Today, we all live down the street from each other, and my mother and sister come to my house to help my daughter and me make the ravioli, while I play Italian music and throw in some of my own cooking tips. We prepare the ravioli a few days ahead of time and freeze them for Christmas Day.
On Christmas Eve, we celebrate the feast of the seven fishes, a Roman Catholic tradition observing abstinence from the consumption of meat as well as a tribute to the midnight birth of the baby Jesus. It is not Christmas Eve in my family without baccalà (Italian salted cod) that must be soaked for at least two days in cold water to remove the excess sodium.
Every year, my parents and I take a trip to Little Italy, and I leave it up to my mom to pick out her perfect piece of baccalà. My mother fries the fish and tops it with fresh tomatoes, onions, Moroccan olives and hot red peppers. I prepare an easier version of this recipe, substituting Alaskan white cod for the baccalà. (See recipe). Other fish dishes we enjoy include deep-fried jumbo shrimp, calamari, sea scallops, crab, mussels and linguine with clam sauce.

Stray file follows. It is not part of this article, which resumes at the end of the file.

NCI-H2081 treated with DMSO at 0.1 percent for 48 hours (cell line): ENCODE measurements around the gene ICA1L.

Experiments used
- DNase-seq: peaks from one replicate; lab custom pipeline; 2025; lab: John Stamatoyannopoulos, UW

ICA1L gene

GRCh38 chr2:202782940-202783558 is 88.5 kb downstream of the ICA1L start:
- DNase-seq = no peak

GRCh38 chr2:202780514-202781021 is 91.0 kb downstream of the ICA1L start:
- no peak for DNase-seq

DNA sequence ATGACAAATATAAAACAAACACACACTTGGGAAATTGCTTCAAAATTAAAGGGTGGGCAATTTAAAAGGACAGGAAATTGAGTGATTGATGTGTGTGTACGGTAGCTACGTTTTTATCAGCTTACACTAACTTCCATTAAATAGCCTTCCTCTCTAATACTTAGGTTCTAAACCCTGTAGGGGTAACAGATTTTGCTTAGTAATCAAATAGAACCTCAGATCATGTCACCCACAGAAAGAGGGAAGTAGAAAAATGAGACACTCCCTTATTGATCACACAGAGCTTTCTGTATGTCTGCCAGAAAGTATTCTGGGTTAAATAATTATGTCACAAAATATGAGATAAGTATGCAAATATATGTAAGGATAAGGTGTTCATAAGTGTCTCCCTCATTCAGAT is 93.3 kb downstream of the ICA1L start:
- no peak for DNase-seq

Our Christmas celebration also includes a variety of nuts and fruit, including fresh figs, pomegranates, persimmons and tangelos. I also make Italian desserts, including cannoli, a fried pastry shell filled with a sweet, creamy filling of ricotta cheese and confectioners’ sugar; chocolate pizzelle, large, round waffle cookies from southern central Italy; amaretti, almond-based cookies; tiramisu, an Italian cake; and biscotti.
To fully appreciate our Christmas traditions, you need to know a little more about my family.